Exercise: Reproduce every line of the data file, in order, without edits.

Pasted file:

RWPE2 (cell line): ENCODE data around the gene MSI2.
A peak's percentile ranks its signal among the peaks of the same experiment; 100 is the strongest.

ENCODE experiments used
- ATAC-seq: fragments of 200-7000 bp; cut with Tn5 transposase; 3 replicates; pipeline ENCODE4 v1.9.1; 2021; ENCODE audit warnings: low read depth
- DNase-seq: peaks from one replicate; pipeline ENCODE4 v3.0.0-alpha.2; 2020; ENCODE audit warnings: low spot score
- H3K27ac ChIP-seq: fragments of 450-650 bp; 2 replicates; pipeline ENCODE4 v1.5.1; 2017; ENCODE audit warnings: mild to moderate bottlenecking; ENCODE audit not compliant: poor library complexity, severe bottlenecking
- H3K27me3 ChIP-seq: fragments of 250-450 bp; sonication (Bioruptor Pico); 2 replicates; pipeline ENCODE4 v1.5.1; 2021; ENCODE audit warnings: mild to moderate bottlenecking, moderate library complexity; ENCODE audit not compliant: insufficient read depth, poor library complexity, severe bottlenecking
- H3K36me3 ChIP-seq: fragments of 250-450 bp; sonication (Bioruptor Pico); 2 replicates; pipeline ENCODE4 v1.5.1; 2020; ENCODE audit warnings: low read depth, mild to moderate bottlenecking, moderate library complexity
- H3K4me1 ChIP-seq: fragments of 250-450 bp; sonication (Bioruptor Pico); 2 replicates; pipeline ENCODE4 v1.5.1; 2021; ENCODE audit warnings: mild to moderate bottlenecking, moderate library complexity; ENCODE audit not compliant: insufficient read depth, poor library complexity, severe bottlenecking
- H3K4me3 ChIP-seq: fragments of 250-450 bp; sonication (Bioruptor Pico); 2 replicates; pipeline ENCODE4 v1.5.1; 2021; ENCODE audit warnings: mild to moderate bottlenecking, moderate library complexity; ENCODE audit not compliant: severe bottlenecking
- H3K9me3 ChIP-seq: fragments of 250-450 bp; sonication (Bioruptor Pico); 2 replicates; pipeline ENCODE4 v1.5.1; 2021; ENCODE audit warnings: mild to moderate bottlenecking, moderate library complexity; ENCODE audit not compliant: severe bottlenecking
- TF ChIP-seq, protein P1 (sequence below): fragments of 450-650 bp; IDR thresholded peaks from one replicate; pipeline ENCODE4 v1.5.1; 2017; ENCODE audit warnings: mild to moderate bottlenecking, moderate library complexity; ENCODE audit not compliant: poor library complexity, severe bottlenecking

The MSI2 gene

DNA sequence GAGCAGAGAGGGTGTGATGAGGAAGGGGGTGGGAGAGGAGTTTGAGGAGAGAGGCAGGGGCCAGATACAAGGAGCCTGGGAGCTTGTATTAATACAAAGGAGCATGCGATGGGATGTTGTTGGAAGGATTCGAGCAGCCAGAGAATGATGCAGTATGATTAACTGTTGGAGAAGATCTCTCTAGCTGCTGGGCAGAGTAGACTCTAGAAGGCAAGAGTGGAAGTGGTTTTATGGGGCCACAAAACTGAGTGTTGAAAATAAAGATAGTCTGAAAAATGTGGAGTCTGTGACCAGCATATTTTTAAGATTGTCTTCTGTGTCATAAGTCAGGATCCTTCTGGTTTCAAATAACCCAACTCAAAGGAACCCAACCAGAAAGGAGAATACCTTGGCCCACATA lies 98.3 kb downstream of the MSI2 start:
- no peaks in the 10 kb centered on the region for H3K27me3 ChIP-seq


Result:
RWPE2 (cell line): ENCODE data around the gene MSI2.
A peak's percentile ranks its signal among the peaks of the same experiment; 100 is the strongest.

ENCODE experiments used
- ATAC-seq: fragments of 200-7000 bp; cut with Tn5 transposase; 3 replicates; pipeline ENCODE4 v1.9.1; 2021; ENCODE audit warnings: low read depth
- DNase-seq: peaks from one replicate; pipeline ENCODE4 v3.0.0-alpha.2; 2020; ENCODE audit warnings: low spot score
- H3K27ac ChIP-seq: fragments of 450-650 bp; 2 replicates; pipeline ENCODE4 v1.5.1; 2017; ENCODE audit warnings: mild to moderate bottlenecking; ENCODE audit not compliant: poor library complexity, severe bottlenecking
- H3K27me3 ChIP-seq: fragments of 250-450 bp; sonication (Bioruptor Pico); 2 replicates; pipeline ENCODE4 v1.5.1; 2021; ENCODE audit warnings: mild to moderate bottlenecking, moderate library complexity; ENCODE audit not compliant: insufficient read depth, poor library complexity, severe bottlenecking
- H3K36me3 ChIP-seq: fragments of 250-450 bp; sonication (Bioruptor Pico); 2 replicates; pipeline ENCODE4 v1.5.1; 2020; ENCODE audit warnings: low read depth, mild to moderate bottlenecking, moderate library complexity
- H3K4me1 ChIP-seq: fragments of 250-450 bp; sonication (Bioruptor Pico); 2 replicates; pipeline ENCODE4 v1.5.1; 2021; ENCODE audit warnings: mild to moderate bottlenecking, moderate library complexity; ENCODE audit not compliant: insufficient read depth, poor library complexity, severe bottlenecking
- H3K4me3 ChIP-seq: fragments of 250-450 bp; sonication (Bioruptor Pico); 2 replicates; pipeline ENCODE4 v1.5.1; 2021; ENCODE audit warnings: mild to moderate bottlenecking, moderate library complexity; ENCODE audit not compliant: severe bottlenecking
- H3K9me3 ChIP-seq: fragments of 250-450 bp; sonication (Bioruptor Pico); 2 replicates; pipeline ENCODE4 v1.5.1; 2021; ENCODE audit warnings: mild to moderate bottlenecking, moderate library complexity; ENCODE audit not compliant: severe bottlenecking
- TF ChIP-seq, protein P1 (sequence below): fragments of 450-650 bp; IDR thresholded peaks from one replicate; pipeline ENCODE4 v1.5.1; 2017; ENCODE audit warnings: mild to moderate bottlenecking, moderate library complexity; ENCODE audit not compliant: poor library complexity, severe bottlenecking

The MSI2 gene

DNA sequence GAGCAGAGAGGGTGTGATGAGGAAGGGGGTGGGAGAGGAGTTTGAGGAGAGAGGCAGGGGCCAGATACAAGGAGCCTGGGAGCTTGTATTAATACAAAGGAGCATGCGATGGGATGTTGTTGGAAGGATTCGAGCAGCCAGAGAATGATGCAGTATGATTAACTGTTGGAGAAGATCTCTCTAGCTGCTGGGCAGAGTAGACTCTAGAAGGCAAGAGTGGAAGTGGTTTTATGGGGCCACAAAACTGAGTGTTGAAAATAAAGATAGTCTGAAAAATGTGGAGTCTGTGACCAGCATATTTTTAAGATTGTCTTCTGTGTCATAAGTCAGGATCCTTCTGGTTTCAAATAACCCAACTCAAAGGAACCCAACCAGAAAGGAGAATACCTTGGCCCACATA lies 98.3 kb downstream of the MSI2 start:
- no peaks in the 10 kb centered on the region for H3K27me3 ChIP-seq